New Wi-fi technology transmits both energy and Internet from one router
Move over from cellular internet connection….Wi-Fi is the in thing these days. Everywhere you go these days does have a Wi-Fi facility available. Wi-Fi (or WiFi) is a local area wireless computer networking technology that allows electronic devices to connect to the network. But is the potential of this technology tapped completely?
Yes, a new system called Power Over Wi-Fi (PoWiFi) developed by a team of engineers at the University of Washington can power devices using the inherent energy of Wi-Fi signals within a wireless network.
Vamsi Talla, an electrical engineer and lead author of the study said “For the first time we’ve shown that you can use Wi-Fi devices to power the sensors in cameras and other devices. We also made a system that can co-exist as a Wi-Fi router and a power source — it doesn’t degrade the quality of your Wi-Fi signals while it’s powering devices.”
Earlier in the year, the system was first announced by the researchers. With the technology expected to hold notable appeal for anybody who likes electronic gadgets (that’s you) and uses Wi-Fi (also you), the researchers are expected to present it in a final paper next month at the Association for Computing Machinery’s CoNEXT 2015 conference in Germany.
While there is no cause for concern for the minimal amounts of current produced by PoWiFi, the thought of electricity flowing wirelessly through the air might sound more than a little alarming. However, the needs of low-power sensors in small devices like fitness trackers and cameras can be ideally met with PoWiFi.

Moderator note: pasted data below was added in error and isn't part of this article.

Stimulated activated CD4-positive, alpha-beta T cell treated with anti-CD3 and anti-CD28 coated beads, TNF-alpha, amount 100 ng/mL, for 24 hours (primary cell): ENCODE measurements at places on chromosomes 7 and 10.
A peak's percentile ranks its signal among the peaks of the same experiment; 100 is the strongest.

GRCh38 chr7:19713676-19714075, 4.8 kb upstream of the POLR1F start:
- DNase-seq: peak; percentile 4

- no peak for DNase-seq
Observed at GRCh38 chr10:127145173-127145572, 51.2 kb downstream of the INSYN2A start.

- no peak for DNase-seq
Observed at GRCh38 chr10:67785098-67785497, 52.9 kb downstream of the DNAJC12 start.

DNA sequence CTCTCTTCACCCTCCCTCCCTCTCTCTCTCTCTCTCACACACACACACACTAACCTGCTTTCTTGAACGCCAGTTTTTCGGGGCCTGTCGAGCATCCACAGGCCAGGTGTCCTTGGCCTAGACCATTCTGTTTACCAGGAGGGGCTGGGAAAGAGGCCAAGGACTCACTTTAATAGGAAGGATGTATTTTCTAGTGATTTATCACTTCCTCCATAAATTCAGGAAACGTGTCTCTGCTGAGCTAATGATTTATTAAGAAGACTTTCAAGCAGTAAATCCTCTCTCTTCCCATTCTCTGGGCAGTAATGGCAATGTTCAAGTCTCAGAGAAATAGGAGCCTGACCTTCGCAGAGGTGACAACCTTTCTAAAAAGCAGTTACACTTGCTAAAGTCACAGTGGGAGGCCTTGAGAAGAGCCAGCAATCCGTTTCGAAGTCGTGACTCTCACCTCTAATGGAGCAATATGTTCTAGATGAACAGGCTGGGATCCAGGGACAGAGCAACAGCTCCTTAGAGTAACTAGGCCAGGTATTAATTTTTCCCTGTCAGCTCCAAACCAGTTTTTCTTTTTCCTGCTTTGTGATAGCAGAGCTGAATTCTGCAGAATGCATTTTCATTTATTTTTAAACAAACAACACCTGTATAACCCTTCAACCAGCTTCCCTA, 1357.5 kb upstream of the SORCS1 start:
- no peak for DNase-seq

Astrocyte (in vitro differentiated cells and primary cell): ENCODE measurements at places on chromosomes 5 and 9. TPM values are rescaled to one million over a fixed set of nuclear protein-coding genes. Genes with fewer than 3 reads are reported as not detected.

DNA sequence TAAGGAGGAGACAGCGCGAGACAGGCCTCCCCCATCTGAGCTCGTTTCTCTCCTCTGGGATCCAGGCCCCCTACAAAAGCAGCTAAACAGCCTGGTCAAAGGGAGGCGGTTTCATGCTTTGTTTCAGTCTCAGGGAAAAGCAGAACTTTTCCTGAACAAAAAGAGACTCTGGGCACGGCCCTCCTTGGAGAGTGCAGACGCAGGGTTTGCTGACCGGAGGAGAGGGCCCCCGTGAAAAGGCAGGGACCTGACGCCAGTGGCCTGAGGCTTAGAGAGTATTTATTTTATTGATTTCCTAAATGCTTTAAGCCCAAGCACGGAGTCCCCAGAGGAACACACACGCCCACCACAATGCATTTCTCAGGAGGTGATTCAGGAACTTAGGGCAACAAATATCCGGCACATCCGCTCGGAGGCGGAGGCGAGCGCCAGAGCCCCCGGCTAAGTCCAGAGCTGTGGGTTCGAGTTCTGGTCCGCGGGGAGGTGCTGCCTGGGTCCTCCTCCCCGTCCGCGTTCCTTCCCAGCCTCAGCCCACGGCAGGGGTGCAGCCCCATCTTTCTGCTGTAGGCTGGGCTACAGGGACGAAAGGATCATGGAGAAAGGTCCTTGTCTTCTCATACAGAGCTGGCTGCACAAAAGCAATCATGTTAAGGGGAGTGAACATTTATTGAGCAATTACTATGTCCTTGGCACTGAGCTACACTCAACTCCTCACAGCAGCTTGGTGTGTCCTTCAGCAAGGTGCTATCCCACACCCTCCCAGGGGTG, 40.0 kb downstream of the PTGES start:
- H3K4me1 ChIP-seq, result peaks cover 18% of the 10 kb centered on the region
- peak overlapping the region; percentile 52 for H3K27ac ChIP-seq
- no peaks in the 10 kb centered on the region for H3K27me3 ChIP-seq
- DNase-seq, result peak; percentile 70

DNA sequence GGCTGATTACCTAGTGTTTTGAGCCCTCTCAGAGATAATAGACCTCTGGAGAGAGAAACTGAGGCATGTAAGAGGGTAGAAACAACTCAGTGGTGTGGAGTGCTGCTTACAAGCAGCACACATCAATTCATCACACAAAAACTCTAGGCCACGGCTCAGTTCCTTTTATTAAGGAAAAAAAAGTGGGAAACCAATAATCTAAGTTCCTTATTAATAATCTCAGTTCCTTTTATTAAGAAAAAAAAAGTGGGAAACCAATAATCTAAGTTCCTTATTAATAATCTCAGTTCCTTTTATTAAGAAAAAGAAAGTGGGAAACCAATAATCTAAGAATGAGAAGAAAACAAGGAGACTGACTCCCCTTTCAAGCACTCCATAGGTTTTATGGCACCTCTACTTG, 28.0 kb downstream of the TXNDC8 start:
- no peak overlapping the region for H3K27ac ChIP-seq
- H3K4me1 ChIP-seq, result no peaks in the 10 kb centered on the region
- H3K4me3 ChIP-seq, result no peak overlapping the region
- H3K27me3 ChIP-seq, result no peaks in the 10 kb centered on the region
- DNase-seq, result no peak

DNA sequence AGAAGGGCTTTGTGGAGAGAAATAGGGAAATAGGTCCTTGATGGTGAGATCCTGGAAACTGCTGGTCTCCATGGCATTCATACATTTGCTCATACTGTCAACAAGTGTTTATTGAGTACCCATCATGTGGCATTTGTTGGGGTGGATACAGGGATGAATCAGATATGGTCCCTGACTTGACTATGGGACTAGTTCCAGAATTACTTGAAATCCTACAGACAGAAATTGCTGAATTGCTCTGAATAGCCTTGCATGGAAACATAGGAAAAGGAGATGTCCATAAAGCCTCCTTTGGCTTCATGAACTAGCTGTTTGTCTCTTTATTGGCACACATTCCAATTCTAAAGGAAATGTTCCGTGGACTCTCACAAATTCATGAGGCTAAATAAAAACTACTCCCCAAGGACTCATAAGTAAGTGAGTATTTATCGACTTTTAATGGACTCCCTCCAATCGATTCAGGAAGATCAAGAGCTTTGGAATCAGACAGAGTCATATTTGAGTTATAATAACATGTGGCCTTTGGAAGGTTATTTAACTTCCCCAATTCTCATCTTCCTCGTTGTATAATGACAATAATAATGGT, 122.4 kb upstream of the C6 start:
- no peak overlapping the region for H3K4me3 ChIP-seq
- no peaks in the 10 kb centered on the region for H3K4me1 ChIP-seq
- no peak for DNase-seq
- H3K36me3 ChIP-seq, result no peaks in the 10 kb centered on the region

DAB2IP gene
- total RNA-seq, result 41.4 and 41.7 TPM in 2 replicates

The researchers while developing PoWiFi discovered that the maximum energy contained in regular Wi-Fi signals is enough to charge or run these kinds of low-power gadgets. However, energy leakage predictably occurs, due to the way the signals are sent only at irregular intervals .
The team was able to make the signal strong and consistent enough to deliver power effectively by making the best use of a router to transmit additional power packets on Wi-Fi channels that are not currently in use and by combining sensors into low-power devices so that they can feed on the signals.
The researchers showed in testing that PoWiFi supplied enough charge to wirelessly run a low-power VGA camera from more than 5 metres. Also, the battery of a Jawbone Up24 wearable fitness tracker was recharged from no charge to 41 percent in 2.5 hours.
The researchers also tested the effect of running PoWiFi on the router’s regular role in addition to measuring the system’s charging abilities, which is delivering Internet access on a local network. When it was tested in six homes, no typical change of slower than usual performance was noticed by the users when they streamed content from the web or loaded web pages.
Shyam Gollakota, a co-author of the study said “In the future, PoWiFi could leverage technology power scaling to further improve the efficiency of the system to enable operation at larger distances and power numerous more sensors and applications.”
PoWiFi can’t be compared with a standard wired power cable, future refinements to the technology due to the relatively small amounts of power delivered by PoWiFi. However, one cannot ignore the sheer convenience of wirelessly charging all your small devices around you. If PoWiFi gets a consumer release, one could see one heck of an impact.